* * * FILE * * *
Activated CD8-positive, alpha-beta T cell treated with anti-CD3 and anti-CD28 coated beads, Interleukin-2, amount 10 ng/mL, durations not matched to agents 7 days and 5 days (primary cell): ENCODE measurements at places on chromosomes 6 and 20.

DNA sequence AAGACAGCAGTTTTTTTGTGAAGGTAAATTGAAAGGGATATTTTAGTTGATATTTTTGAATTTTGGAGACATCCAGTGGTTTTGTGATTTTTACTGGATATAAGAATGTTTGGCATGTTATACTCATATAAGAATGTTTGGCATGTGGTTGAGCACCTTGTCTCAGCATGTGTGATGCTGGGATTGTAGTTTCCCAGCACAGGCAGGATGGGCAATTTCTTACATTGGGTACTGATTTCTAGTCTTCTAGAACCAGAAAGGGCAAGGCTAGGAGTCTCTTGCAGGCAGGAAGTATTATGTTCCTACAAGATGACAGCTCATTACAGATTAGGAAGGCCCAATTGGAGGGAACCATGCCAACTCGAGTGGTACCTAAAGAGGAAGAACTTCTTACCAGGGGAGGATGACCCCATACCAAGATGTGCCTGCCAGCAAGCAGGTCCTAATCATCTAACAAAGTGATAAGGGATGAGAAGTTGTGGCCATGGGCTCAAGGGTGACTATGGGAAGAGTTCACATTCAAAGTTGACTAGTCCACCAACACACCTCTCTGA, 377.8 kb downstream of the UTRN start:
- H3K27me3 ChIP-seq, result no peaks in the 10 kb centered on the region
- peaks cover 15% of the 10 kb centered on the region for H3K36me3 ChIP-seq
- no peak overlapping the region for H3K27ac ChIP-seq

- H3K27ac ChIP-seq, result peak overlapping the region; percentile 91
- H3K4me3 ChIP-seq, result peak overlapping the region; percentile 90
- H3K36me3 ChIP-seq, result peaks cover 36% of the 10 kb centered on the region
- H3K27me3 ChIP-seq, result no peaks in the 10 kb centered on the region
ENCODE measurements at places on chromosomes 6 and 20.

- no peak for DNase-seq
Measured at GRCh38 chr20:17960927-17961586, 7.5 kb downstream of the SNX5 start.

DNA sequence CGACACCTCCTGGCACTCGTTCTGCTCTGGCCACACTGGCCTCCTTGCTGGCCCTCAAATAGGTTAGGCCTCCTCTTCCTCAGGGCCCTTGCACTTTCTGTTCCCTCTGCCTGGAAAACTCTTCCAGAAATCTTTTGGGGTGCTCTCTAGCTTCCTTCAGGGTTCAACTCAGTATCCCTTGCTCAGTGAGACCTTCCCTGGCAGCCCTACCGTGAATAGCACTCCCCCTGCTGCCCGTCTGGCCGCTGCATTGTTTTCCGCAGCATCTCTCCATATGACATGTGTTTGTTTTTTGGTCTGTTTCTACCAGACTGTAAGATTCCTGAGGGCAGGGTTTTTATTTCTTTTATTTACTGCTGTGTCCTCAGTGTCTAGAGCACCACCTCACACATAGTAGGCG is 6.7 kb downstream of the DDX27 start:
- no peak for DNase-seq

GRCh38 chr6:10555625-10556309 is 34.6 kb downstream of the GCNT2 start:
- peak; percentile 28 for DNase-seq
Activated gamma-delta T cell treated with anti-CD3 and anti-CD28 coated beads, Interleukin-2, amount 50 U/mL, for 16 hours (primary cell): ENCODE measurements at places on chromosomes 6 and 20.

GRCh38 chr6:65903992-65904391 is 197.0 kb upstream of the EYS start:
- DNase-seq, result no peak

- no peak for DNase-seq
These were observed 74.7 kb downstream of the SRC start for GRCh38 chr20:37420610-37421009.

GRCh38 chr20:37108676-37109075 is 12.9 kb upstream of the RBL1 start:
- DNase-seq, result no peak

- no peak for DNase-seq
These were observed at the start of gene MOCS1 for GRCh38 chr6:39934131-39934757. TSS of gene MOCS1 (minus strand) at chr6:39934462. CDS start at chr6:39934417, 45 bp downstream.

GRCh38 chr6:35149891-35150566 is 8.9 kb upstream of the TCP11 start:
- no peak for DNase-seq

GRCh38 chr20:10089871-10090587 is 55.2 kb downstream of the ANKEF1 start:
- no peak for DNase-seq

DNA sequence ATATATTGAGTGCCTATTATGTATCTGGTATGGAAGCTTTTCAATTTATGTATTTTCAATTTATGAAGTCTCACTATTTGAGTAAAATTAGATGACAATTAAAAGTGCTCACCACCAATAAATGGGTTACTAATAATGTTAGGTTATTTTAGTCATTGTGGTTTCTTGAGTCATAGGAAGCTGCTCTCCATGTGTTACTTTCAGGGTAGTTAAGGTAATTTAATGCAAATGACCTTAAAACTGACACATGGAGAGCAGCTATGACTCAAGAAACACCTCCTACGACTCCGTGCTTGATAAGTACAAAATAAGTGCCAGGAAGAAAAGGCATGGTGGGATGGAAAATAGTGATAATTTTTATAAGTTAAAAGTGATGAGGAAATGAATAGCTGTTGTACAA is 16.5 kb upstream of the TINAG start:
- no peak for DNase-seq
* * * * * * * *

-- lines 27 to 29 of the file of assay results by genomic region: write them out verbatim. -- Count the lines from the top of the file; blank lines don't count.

- no peak for DNase-seq

GRCh38 chr20:10089871-10090587 is 55.2 kb downstream of the ANKEF1 start:
- no peak for DNase-seq